Capital Gains Tax
A tax assessed on profits realized from the sale of a capital asset, such as stock.  

Cash Investments
Investments in which you lend money for short periods to banks, the U.S. government or insurance companies.  Examples: bank deposits, CDs, money market instruments and U.S. Treasury bills.

Cash surrender value
The amount payable to the owner upon voluntary termination of the certificate.  

As it pertains to fraternal life insurance, it is the written document given to the insured, which expresses the insurance contract between the insured and the society. It also represents membership in the fraternal organization. Similar to a "policy" issued by a nonfraternal life insurance company.  

Certificate anniversary
Anniversary of the register date of the certificate.  

Closed-end Fund
This is established by selling a fixed number of shares to investors. These funds are then traded on the stock exchanges.  The money is invested and managed by a professional portfolio manager.  The net asset value reflects the value of the securities it holds.  The fund’s share price can deviate from the net asset value depending upon investor demand for the fund itself.  These funds seldom take in new money but at times may elect to have another offering of shares to increase the fund’s size.  

Collateral assignment
A transfer of certain ownership rights of an insurance or annuity certificate to the applicant’s creditor as security for payment of a debt. A collateral assignment gives the assignee a right to such amount payable under the certificate (either as cash value, death or endowment proceeds) as is necessary to repay indebtedness.

Common Stock
Common stock represents equity (ownership) in a corporation.  Stockholders are normally the only group to participate in the increased earnings a company may experience, via increasing dividends paid to stockholders. Upon liquidation, stockholders own any residual after creditors (including bondholders) are paid.

Compound Interest
Interest which is calculated not only on the initial principal but also the accumulated interest of prior periods.  

Consumer Price Index (CPI)
A measure of price changes in consumer goods – also known as the “cost of living index.”  The index is calculated monthly by the U.S. Bureau of Labor Statistics.  Some CPI components are food, housing costs and transportation.  

Contestable period
The period of time after a certificate is issued during which a company can contest the certificate and deny a claim. This period is usually two years but is limited to one year in several states.  

Contingent Deferred Sales Charge (CDSC)
This is a declining back-end sales charge imposed upon shares redeemed within a specified period of time.  For Example: Shares redeemed within six years are subject to such a charge (5 percent during year one, then 4 percent, 4 percent, 3 percent, 2 percent, 1 percent, for the next five years respectively).  Shares redeemed after being held longer than six years are not subject to the CDSC. Dividend or capital gain distributions, whether paid out or reinvested, are not subject to the CDSC.  Shares redeemed under the Systematic Withdrawal Plan (SWP) are not subject to the CDSC (SWP procedures are explained in the prospectus).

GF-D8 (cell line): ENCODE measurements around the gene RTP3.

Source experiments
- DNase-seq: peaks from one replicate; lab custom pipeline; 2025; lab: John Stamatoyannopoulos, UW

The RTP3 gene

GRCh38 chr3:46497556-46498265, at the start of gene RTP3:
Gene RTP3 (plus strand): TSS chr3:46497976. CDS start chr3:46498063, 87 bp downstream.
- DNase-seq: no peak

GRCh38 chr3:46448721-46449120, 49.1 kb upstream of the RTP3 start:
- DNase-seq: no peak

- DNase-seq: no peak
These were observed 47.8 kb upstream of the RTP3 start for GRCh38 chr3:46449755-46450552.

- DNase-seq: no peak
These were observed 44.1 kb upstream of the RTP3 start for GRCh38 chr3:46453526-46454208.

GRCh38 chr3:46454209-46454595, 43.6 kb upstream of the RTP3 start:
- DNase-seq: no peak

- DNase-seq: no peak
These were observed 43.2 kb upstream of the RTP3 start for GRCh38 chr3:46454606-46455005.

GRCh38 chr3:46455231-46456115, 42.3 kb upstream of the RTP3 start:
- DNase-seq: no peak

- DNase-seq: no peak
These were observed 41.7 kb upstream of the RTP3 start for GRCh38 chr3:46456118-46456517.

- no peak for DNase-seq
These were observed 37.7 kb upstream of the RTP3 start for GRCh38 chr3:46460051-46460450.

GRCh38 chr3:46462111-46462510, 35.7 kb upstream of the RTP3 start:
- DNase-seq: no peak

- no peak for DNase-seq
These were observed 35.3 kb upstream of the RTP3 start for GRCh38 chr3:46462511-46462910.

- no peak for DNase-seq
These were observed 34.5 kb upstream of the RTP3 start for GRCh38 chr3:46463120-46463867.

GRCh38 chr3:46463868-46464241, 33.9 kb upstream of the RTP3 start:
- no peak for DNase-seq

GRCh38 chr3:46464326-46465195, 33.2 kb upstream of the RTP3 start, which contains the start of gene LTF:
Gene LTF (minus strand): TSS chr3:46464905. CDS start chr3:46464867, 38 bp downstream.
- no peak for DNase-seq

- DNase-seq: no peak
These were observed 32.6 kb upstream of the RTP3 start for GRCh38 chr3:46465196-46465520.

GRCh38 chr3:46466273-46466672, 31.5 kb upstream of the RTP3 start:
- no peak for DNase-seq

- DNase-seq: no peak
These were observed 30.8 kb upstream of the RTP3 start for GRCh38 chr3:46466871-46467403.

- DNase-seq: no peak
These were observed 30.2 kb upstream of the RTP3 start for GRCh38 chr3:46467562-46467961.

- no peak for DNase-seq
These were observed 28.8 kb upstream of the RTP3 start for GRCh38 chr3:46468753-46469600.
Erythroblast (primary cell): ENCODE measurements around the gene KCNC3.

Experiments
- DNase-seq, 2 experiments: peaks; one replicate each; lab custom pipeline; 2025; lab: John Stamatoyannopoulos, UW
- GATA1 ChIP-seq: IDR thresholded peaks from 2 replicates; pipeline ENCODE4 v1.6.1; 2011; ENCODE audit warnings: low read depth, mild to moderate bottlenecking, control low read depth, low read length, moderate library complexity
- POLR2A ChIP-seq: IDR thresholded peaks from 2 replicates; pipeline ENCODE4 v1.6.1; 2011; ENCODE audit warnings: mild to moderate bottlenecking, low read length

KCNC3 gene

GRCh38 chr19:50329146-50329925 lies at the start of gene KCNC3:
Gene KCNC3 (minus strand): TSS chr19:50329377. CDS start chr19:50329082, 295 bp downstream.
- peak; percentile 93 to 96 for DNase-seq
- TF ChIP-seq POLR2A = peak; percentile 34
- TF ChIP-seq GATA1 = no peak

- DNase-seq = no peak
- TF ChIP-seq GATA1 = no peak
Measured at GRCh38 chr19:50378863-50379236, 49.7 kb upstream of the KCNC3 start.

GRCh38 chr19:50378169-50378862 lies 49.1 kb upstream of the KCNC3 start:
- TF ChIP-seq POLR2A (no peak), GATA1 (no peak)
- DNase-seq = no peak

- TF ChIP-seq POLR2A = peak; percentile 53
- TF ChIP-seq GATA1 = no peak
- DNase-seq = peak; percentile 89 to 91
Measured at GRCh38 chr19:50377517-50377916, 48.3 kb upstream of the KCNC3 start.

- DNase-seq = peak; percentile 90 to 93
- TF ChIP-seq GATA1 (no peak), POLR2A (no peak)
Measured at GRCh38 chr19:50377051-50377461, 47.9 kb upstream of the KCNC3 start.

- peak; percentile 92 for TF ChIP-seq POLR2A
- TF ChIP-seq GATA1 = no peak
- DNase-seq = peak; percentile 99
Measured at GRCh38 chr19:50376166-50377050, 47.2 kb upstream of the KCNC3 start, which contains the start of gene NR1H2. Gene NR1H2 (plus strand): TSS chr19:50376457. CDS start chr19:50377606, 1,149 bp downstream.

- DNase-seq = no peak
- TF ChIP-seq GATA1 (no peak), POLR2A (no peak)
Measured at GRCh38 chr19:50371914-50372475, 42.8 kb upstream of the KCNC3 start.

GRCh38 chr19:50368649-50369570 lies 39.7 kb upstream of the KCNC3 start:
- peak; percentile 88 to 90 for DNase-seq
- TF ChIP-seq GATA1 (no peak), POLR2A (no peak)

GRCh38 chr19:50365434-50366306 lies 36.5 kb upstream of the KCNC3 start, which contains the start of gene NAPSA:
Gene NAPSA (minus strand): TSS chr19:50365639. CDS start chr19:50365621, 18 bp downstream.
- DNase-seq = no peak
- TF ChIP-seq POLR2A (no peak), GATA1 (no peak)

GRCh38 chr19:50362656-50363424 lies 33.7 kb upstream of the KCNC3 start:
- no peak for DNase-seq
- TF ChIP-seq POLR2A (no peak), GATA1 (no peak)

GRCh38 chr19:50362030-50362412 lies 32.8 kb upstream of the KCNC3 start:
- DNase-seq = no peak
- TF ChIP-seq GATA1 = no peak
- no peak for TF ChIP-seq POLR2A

Conversion provision
A provision in most term certificates or riders allowing the owner to convert to a permanent certificate without providing evidence of insurability.  

Convertible Bond
These debt instruments may be exchanged by the holder for common stock or another security - usually of the same company – in accordance with the terms and exchange ratios identified in the original issue.  

Convertible term  
A type of term insurance that includes a conversion provision, i.e., is eligible for conversion to a permanent certificate.  

Corporate Bonds
This is a debt instrument or an evidence of an obligation entered into by a company, as opposed to stock that represents ownership.  Bondholders must be paid interest on their principal before dividends may be paid to stockholders.  Also, in the case of business failure, bondholders must be repaid before equity holders.

Cost basis
The total adjusted cost of purchasing a life or annuity certificate. The cost basis is compared to the value of the certificate at termination to determine if there is a taxable gain.  

Coupon rate
The stated, fixed rate of interest paid by a fixed-income security, expressed as a percentage of the par value of the security.  A bond with a par value of $1,000 that pays $70 a year has a coupon rate of 7 percent.  Also called the nominal yield.  

Coverdell Education Savings Account
An education savings account that allows parents, grandparents and others to contribute cumulatively up to $2,000 a year, starting in 2002, for the education expenses of a child.  Contributions are not tax-deductible, but withdrawals are tax-free if used for qualified expenses such as tuition and room and board.  

Credit rating
Assessment of an individual’s or corporation’s credit history and ability to pay its obligations.  There are several firms that investigate, analyze, and maintain records on the credit status of individuals and business – for example, Equifax for individuals, and Dun & Bradstreet for commercial firms.  In rating bonds, credit worthiness is an important factor.  

Credit Risk
The risk that the issuer of a bond may become insolvent and default on the bonds.  Rating agencies attempt to measure this risk when determining the rating they apply to a bond both at the time of issue and during the life of the bond.  

Current interest rate
See Interest Rate